United will allow their elite members to bring a full-sized carry-on bag and store it in the overhead bins.
Delta and Alaska have a more lenient policy. They will allow Basic Economy passengers to bring aboard a personal item and a full-sized carry-on bag and use the overhead bins. Delta will gate-check your carry-on for free if there is no space in the overhead bins by the time you board.
For international flights, the airlines that offer Basic Economy fares are less restrictive when it comes to carry-ons.
Spirit, Allegiant, and Frontier allow one personal carry-on for free (purse, laptop bag, etc.) if it will fit under the seat. There is an additional charge for full-sized carry-on bags that are stored in the overhead bins.
4. Checked Baggage:
The checked baggage fee is the same as the Economy fare for United, Delta, Alaska, and American. Spirit, Allegiant, and Frontier charge for checked baggage as well. This fee is for one-way only. Double it for a round-trip ticket.
5. Getting Bumped from the Flight
Airlines typically sell more seats than what are available in anticipation of a certain percentage of passengers not showing up. If they need to bump passengers off the flight, they usually choose passengers that paid the least amount for their seats.
If you are flying on a Basic Economy fare, you increase your chances of getting bumped if the need should arise.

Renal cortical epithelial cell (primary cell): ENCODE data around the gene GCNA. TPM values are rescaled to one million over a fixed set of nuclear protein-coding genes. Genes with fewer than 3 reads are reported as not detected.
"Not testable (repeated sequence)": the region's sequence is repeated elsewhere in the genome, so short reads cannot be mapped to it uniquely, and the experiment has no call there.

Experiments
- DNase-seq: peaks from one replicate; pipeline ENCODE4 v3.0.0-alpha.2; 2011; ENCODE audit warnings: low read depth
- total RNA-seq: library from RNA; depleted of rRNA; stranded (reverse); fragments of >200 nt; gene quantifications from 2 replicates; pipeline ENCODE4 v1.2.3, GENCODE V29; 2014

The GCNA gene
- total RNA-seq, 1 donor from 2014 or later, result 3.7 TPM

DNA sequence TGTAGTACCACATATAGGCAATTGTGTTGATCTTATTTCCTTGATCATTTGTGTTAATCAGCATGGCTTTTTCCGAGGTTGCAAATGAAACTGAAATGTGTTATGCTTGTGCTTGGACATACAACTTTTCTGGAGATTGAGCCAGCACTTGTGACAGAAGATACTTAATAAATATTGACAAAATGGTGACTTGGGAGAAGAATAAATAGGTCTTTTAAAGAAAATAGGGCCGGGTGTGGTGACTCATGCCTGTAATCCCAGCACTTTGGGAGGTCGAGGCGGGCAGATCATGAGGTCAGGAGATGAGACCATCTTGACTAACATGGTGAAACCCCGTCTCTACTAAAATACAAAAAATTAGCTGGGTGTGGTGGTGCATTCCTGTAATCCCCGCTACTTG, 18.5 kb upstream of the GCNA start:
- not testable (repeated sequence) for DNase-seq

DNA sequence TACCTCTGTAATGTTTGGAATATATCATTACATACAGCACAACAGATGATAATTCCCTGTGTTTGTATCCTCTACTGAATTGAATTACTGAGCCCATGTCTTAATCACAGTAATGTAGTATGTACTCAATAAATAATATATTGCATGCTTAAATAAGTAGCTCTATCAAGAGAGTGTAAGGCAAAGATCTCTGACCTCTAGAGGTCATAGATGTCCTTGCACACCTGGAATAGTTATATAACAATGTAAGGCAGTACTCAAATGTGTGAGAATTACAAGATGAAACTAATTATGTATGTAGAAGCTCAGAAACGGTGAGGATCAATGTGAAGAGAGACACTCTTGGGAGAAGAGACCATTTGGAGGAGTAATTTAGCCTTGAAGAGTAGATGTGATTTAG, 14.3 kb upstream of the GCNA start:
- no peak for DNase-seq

6. Boarding the Plane:
Basic Economy fare passengers will be the last group to board.
Passengers with disabilities or those requiring special assistance will still be able to pre-board. Elite members will maintain their early boarding privileges.
On Frontier, you can board early if you paid for a carry-on bag. Allegiant and Spirit do not offer that service.
7. Privileges of Elite Members may Be Reduced:
If you are an elite member of the airline, you will not be eligible for many of the benefits that are available to members. However, you will continue to earn award miles. These may be at a reduced rate and other restrictions may apply.
Frontier, Spirit, and Allegiant offer reward miles to their elite members as well.
What will stay the same?
You will still enjoy the same in-flight services and amenities available with standard Economy service. This includes snacks, non-alcoholic drinks, Wi-Fi (may have to purchase it), in-flight entertainment, and any meals that are included on long flights.
On Spirit, Allegiant, and Frontier, you can purchase drinks and snacks. Frontier recently introduced Wi-Fi on many of its flights, and Spirit plans to offer it as well in the near future. Allegiant does not currently offer Wi-Fi. Frontier leads the pack by offering in-flight entertainment.
By understanding the restrictions and added fees that come with the Basic Economy fare, you can make an informed decision. If there is a possibility that you will have to change your flight plans, avoid going with the Basic Economy fare. You will end up paying more in the long run.
For more travel insight, check out my newest release,
Know Before You Go: Traveling the U.S. and Abroad